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Proposals to remove fourteen legislative measures

Table 1 Related Legislation

Return to Annex 3.

LegislationOutline of requirements
The Dangerous Substances (Notification and Marking of Sites) Regulations 1990 (NAMOS)

The primary aim of these Regulations is to alert the Fire and Rescue Services (FRSs) to the special fire fighting hazards likely to exist at certain sites. The regulations require

  • operators to notify HSE and the FRSs if they exceed a 25 tonne threshold for specific types of substances, and
  • sites to have appropriate hazard signage to protect the safety of FRS personnel dealing with an incident at a site

The enforcing authority for the notification provision is either HSE or the Local Authority, whilst the FRSs have powers for the other provisions. The Regulations set out the information to be notified, although the name of the substance does not need to be notified only its hazard category (e.g. toxic, corrosive).

The Control of Major Accident Hazards (COMAH) Regulations 1999 as amended

The COMAH Regulations 1999 which were amended in 2005 implement the Seveso II Directive (96/82/EC9 ) except for the land use planning requirements of Seveso which were implemented by changes to the planning legislation (see below). They came into force on 1 April 1999 and the amending Regulations on 30 June 2005. Their aim is to prevent major accidents involving dangerous substances and limit the consequences to people and the environment of any accidents which do occur.

9As amended by Directive 2003/105/EC in Great Britain

The regulations operate at two levels. Depending on the quantities of dangerous substances at an establishment the operator has to either notify HSE or submit a written safety report.

The Regulations are enforced by a competent authority comprising HSE and the Environment Agency (EA) in England and Wales, and HSE and the Scottish Environment Protection Agency (SEPA) in Scotland.

The Petroleum (Consolidation) Act 1928 and associated Regulations

There are references to NIHHS in section 25a (1)(b) of the Petroleum (Consolidation) Act 192810 and its associated Regulations, namely Regulation 15a of the Petroleum-Spirit (Motor Vehicles etc) Regulations 1929, Regulation 8(b) of the Petroleum-Spirit (Plastic Containers) Regulations 1982 and Regulation 2(4)(c) of the Petroleum (Consolidation) Act 1928 (Enforcement) Regulations 1979. All these references are included to disapply the requirement to comply with various legislation if NIHHS is complied with. If the NIHHS Regulations are revoked any current NIHHS sites where petrol is dispensed, that are not covered by the COMAH Regulations, will be subject to the petroleum legislation and therefore subject to the licensing regime.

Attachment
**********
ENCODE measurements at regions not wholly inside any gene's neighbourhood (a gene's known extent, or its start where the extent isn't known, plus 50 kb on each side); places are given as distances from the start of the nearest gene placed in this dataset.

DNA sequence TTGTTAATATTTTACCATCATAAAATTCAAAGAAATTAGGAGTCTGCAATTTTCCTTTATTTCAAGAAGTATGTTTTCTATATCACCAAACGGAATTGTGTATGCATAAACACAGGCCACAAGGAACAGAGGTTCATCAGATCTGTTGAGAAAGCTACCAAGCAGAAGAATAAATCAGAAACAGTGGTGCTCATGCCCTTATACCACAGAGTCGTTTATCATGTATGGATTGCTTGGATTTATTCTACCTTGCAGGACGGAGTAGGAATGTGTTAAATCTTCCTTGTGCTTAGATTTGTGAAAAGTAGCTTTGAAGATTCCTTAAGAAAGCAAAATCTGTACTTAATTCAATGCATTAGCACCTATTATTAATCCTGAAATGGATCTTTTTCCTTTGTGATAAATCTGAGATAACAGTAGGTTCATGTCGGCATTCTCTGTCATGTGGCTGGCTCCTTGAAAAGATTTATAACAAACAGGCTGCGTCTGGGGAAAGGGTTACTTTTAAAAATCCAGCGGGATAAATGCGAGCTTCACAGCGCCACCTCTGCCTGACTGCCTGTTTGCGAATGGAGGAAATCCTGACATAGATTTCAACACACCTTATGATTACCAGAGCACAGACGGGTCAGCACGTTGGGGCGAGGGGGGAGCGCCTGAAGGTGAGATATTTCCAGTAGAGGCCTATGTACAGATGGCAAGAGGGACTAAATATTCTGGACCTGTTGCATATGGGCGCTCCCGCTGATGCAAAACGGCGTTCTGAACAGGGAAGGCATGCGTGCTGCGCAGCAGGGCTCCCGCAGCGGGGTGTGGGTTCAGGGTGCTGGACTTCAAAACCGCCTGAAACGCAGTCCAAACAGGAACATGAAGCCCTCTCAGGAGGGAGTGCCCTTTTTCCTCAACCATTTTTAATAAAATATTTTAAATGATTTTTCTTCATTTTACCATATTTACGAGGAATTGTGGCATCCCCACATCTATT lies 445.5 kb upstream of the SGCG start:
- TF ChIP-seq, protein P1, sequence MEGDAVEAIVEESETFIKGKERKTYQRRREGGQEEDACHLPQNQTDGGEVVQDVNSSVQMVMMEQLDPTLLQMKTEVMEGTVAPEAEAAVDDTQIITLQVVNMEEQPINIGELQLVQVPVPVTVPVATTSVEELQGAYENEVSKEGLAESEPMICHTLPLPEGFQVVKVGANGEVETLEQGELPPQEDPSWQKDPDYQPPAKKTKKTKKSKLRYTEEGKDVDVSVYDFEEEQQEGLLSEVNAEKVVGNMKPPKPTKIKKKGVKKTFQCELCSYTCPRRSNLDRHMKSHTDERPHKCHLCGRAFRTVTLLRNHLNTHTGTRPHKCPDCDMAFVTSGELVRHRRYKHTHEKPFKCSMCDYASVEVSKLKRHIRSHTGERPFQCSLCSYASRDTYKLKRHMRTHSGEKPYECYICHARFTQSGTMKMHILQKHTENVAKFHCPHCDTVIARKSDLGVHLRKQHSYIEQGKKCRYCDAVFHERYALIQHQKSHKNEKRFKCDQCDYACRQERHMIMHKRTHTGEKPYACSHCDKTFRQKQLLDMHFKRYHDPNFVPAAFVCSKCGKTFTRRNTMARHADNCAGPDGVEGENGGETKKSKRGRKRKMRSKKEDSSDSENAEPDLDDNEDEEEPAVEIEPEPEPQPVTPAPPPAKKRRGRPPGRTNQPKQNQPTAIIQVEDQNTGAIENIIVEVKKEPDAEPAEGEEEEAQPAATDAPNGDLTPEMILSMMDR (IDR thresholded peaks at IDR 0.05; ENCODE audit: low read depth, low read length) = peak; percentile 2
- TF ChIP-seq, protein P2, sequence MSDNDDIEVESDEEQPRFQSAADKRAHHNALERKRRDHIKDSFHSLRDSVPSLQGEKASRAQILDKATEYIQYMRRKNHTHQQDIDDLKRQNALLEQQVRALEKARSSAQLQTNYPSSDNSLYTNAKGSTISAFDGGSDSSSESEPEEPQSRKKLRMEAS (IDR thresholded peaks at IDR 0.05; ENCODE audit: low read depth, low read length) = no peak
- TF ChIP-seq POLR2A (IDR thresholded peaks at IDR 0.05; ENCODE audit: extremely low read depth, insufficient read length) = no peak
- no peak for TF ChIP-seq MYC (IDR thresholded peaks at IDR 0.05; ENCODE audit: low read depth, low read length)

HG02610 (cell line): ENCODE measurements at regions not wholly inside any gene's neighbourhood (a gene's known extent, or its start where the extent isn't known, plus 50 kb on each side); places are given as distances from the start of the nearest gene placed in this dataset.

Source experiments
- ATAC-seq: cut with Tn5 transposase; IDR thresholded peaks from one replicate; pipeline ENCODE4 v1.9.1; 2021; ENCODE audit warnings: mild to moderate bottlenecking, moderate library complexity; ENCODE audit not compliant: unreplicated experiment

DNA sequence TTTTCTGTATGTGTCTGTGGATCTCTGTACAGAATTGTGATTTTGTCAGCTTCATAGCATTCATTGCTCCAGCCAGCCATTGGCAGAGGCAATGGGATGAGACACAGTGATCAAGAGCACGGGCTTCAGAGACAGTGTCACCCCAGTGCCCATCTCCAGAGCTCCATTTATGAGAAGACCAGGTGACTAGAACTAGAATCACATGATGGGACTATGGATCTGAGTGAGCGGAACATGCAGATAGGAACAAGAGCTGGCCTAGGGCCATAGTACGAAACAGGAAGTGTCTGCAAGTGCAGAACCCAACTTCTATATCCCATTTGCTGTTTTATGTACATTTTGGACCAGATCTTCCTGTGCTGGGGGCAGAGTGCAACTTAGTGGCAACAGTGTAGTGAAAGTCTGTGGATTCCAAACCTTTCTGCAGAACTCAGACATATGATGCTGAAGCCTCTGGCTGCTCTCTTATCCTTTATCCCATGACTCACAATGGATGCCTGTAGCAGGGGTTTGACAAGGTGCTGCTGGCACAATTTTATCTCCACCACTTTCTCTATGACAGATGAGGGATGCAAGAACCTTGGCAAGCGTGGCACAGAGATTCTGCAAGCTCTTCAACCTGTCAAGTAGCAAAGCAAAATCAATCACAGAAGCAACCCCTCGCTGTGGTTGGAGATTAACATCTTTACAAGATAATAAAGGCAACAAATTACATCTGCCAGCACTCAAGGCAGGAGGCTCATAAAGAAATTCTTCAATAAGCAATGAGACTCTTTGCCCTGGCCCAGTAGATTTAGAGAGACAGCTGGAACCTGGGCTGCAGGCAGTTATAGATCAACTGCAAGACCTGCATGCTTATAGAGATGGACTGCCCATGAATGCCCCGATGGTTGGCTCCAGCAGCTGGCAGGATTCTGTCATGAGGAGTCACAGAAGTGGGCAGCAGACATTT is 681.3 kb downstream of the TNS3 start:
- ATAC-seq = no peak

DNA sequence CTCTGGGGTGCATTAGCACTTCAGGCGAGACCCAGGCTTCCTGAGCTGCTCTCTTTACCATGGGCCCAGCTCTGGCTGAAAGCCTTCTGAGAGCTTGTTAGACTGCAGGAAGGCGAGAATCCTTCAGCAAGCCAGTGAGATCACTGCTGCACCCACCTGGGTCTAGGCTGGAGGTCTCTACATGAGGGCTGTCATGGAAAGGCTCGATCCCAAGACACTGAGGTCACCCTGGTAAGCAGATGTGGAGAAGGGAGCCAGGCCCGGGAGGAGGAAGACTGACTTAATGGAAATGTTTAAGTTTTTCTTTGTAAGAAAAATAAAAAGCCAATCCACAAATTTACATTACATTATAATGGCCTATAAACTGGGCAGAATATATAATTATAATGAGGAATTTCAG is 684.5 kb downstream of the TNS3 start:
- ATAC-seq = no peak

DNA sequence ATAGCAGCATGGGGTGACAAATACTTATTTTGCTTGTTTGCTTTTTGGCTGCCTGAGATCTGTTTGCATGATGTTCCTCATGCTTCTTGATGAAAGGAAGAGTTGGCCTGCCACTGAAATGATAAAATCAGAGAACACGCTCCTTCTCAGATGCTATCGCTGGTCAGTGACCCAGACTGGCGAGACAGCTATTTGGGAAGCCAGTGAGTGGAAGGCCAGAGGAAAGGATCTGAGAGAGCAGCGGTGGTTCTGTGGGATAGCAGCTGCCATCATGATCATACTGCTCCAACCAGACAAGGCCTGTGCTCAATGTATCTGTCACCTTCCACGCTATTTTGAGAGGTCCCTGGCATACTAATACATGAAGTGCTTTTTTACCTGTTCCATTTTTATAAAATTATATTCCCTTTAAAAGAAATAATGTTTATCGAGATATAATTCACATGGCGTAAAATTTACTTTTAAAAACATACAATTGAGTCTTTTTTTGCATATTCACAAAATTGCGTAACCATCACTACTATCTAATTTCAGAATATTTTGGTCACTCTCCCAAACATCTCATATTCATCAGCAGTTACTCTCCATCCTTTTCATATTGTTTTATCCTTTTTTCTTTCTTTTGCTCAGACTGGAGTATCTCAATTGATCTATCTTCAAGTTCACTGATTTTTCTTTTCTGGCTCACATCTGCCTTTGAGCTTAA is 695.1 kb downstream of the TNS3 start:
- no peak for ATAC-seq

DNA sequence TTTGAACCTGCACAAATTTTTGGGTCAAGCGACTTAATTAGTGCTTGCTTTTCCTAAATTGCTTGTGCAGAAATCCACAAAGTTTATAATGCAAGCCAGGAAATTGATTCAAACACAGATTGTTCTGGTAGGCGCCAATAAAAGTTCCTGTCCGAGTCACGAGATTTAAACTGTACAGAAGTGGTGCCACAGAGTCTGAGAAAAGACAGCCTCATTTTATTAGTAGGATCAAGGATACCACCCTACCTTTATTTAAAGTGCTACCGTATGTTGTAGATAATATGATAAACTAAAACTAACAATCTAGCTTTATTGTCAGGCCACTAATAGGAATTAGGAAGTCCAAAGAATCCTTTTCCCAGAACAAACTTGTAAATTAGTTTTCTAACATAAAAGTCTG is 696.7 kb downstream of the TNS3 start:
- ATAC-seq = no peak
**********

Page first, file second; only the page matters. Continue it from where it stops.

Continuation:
10 It should be noted that in response to the recommendation made by Professor Löfstedt, the Government has undertaken to review the Petroleum Consolidation Act 1928 and associated legislation with a view to their consolidation.

The Planning (Hazardous Substances) (PHS) Regulations 1992

The Planning (Hazardous Substances) (PHS) (Scotland) Regulations 1993

The Town and Country Planning (Development Management Procedure)(England) Order 2010

The Town and Country Planning (General Development Procedure) Order 1995

The Town and Country Planning (Development Management Procedure) (Scotland) Regulations 2008

The Planning legislation is the responsibility of the Department for Communities and Local Government in England, the Welsh Government in Wales and the Scottish Government in Scotland.

Hazardous Substances Consent (HSC) is required for the storage or use of specified hazardous substances at or above specified controlled quantities as set out in the legislation. If consent is required applications have to be made to the Hazardous Substances Authority (usually the Local Planning Authority (LPA)).

Planning applications for development are also made to the LPA. Where certain proposed development is within the HSE consultation distance of a major hazard site/pipeline the LPA is required to consult HSE. HSE has an advisory role for applications for HSC and for proposed development within the HSE consultation distance. The process assists the LPA in development control.

The planning legislation contains a list of hazardous substances (revised in 2009 and 2010 in England and Scotland and in 2010 in Wales, and outlined in detail in Table 2) that virtually mirrors the list of notifiable substances in the NIHHS Regulations. This is because the list in the planning regulations was derived from the NIHHS Regulations with additions from the Control of Industrial Major Accident Hazards Regulations (CIMAH) 198411. This legislation together with NIHHS was in place before the COMAH Regulations implemented the Seveso II Directive.

11Superseded by the Control of Major Accident Hazard (COMAH) Regulations 1999.

The PHS regulations brought about a significant change to the regime under NIHHS because they control the type of substance, the quantity, location and storage arrangements, where as the NIHHS Regulations only require notification and do not include any controls.